Memorandum in Opposition
S.2809-A/A.4009-A, Part H, Section 27
Budget Proposal to Cap Physical, Occupational and Speech Therapy to 20 visits in a 12 month period
STATEMENT IN OPPOSITION
The New York Physical Therapy Association (“NYPTA”), which represents the interests of 12,000 physical therapists, physical therapist assistants and physical therapy students in New York, respectfully opposes the above referenced proposal which would restrict access to therapy services by imposing an arbitrary cap on number of visits regardless of the medical necessity of the services.
Medicaid enrollees suffering from major medical conditions which require significant therapy services will be hardest hit by the proposal - stroke victims, individuals experiencing a traumatic brain injury and individuals recovering from a major orthopedic event such as a total joint replacement. For each of these medical conditions, 20 visits in 12 months will likely be an inadequate level of care. For example, a stroke victim discharged home and ordered to receive PT, OT and speech, three times a week, will only be eligible for a little over 2 weeks of care. As a result, the proposal will produce poor outcomes such as re-injury, re-hospitalization and increased institutional placements. The proposal may also delay discharges from acute care and sub-acute facilities. All events that will impose far greater costs on the Medicaid system than any savings attributable to the visit limits.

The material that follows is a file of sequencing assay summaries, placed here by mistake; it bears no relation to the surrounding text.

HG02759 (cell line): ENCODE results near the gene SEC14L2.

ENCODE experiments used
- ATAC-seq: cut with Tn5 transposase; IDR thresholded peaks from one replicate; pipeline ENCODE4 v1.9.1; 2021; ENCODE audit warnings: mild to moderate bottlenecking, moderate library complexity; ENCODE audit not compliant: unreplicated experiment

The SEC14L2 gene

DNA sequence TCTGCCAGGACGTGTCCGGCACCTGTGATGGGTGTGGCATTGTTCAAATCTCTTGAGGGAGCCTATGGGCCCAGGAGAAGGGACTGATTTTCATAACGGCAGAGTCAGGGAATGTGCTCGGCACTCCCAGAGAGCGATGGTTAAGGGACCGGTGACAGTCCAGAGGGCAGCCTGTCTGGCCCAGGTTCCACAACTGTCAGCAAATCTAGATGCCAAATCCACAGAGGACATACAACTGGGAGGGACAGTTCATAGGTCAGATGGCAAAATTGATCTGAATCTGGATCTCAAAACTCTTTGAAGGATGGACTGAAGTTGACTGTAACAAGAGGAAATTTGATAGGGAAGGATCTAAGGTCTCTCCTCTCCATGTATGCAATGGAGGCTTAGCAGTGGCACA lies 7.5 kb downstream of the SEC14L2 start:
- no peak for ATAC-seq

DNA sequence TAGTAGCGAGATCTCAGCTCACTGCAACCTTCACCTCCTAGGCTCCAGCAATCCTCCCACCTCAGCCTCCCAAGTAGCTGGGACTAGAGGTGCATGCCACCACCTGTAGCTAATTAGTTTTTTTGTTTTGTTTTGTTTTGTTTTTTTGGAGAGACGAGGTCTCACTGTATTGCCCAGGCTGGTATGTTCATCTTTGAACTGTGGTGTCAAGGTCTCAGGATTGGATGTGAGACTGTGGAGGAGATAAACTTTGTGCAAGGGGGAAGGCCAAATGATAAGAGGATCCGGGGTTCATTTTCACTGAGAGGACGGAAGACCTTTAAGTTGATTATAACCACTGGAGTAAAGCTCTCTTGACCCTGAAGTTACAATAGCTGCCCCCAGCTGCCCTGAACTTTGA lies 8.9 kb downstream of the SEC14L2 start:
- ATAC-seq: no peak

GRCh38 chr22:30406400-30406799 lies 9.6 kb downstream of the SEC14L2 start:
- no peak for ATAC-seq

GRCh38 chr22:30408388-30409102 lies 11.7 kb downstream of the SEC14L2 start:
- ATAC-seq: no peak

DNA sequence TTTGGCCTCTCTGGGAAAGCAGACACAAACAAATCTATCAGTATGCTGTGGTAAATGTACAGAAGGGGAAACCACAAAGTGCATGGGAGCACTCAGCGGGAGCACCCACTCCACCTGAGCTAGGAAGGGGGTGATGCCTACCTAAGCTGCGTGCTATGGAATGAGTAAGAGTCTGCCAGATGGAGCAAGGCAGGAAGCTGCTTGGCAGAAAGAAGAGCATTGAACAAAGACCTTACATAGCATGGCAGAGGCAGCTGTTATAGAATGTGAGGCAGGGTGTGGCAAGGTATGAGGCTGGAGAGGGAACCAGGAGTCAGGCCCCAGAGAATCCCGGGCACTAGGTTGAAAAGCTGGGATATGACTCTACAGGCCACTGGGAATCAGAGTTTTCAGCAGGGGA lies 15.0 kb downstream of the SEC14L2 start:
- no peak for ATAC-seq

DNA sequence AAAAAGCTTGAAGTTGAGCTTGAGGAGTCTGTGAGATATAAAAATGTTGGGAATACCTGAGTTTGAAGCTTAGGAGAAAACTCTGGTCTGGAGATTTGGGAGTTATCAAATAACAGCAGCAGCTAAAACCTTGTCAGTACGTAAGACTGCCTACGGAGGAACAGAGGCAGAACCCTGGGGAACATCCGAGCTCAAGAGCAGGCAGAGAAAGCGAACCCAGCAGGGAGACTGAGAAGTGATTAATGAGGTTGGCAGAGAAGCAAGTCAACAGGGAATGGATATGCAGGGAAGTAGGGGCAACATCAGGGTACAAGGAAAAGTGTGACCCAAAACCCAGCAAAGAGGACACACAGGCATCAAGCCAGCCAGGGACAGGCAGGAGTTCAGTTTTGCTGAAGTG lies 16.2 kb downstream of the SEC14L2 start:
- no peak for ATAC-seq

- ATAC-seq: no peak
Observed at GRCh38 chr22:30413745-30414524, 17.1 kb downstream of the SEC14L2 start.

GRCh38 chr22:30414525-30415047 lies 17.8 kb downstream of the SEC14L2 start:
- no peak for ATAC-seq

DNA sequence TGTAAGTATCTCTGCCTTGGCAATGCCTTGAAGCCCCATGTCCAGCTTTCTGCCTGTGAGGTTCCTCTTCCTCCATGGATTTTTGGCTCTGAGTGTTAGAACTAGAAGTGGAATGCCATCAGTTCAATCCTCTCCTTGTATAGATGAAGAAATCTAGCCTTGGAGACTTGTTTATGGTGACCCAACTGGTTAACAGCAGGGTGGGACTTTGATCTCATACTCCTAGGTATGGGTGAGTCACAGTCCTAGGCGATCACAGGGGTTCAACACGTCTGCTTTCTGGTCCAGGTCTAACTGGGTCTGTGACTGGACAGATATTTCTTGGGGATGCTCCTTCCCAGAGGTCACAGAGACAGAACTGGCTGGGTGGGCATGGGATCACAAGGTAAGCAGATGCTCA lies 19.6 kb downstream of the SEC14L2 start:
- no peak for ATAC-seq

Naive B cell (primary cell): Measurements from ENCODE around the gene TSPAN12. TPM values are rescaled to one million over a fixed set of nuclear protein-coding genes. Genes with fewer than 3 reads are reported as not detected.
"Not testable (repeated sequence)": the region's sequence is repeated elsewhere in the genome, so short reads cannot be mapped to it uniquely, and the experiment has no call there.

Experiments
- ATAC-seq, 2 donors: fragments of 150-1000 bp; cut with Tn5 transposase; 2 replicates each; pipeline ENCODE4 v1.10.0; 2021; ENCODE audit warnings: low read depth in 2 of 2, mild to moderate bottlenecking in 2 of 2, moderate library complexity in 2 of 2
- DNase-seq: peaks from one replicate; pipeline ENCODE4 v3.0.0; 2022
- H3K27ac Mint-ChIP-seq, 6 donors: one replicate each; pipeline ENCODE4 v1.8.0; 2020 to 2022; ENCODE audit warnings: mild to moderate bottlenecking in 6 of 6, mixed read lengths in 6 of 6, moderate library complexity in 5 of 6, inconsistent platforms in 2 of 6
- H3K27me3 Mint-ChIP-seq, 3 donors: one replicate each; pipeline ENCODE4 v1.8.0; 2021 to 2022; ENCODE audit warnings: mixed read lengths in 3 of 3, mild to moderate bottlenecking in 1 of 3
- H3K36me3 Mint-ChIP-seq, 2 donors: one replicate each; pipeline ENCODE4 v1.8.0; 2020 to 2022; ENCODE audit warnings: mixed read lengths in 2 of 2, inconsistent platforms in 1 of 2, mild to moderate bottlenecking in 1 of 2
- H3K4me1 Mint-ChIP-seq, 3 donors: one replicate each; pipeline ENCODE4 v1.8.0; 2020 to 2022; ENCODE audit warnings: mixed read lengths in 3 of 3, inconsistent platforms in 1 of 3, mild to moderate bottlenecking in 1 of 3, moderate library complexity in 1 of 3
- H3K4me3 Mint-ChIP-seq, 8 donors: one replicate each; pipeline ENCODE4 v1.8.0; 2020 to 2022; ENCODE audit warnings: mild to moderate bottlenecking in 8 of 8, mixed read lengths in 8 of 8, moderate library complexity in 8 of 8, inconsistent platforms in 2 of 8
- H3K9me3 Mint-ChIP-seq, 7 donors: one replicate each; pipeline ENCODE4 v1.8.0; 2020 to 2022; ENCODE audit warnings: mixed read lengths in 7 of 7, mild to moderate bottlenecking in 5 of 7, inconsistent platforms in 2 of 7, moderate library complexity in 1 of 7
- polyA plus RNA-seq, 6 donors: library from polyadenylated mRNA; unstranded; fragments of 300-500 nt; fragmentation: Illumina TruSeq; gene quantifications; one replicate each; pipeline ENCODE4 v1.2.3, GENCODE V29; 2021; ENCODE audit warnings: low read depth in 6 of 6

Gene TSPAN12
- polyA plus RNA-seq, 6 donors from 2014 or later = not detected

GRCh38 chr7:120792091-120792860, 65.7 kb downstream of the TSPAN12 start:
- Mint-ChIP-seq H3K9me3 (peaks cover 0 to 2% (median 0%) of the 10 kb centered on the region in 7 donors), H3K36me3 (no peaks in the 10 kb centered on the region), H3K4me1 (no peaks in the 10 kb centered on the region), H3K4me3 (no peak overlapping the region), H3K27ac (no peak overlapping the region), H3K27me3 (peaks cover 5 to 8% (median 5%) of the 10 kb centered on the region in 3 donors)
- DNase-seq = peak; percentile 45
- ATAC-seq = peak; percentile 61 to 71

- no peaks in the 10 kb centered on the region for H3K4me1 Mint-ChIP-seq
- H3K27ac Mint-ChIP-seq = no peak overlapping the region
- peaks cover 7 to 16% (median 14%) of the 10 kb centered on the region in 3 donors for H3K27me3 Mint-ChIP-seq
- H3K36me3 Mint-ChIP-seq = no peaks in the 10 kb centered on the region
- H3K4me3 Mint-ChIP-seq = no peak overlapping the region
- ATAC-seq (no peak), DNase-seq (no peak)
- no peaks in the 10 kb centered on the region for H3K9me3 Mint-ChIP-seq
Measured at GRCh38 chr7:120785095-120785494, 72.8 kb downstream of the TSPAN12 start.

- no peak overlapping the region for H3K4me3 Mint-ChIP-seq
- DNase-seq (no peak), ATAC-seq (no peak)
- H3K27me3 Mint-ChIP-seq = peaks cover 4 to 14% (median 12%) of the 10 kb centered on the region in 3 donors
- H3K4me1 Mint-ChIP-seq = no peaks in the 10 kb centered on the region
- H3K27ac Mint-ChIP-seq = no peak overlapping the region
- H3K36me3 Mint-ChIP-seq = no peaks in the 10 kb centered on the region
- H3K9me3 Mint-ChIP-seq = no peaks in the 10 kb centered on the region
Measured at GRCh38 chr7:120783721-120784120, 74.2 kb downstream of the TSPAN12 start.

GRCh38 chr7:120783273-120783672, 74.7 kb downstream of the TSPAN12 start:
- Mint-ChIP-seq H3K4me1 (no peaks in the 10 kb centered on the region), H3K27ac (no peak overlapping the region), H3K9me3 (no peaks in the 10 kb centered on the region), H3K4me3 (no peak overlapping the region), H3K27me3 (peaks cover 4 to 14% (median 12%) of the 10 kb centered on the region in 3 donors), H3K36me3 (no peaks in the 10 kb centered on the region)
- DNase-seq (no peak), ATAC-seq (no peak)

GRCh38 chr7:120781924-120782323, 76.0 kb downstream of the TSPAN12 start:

The proposal is also entirely unnecessary. Under the proposals adopted by the Medicaid Design Team, the State will enroll the entire Medicaid population into managed care over a three year period. Managed care will review therapy services and deny coverage for services that are not medically necessary, ruling out any unnecessary care. If the patient or their health care provider believes that the services are needed, the denial of care can be appealed through the appeals processes afforded by the managed care patient bill of rights. Under the budget proposal, the Medicaid enrollee is afforded no relief from the cap regardless of the necessity of the care. Indeed, a similar cap for Medicare Part B contains an exceptions process similar to the managed care bill of right’s appeals process.
NYPTA opposes arbitrary therapy caps as inartful attempts to restrict access to care regardless of the necessity of the care. At the very least, any cap should have a built in appeals process to protect the enrollee and ensure that unnecessary re-injuries or institutionalizations occur. That the above referenced proposal fails to provide for an exceptions process makes it a particularly pernicious proposal.
For the above reasons, NYPTA requests that your opposition to the cap on outpatient therapy care.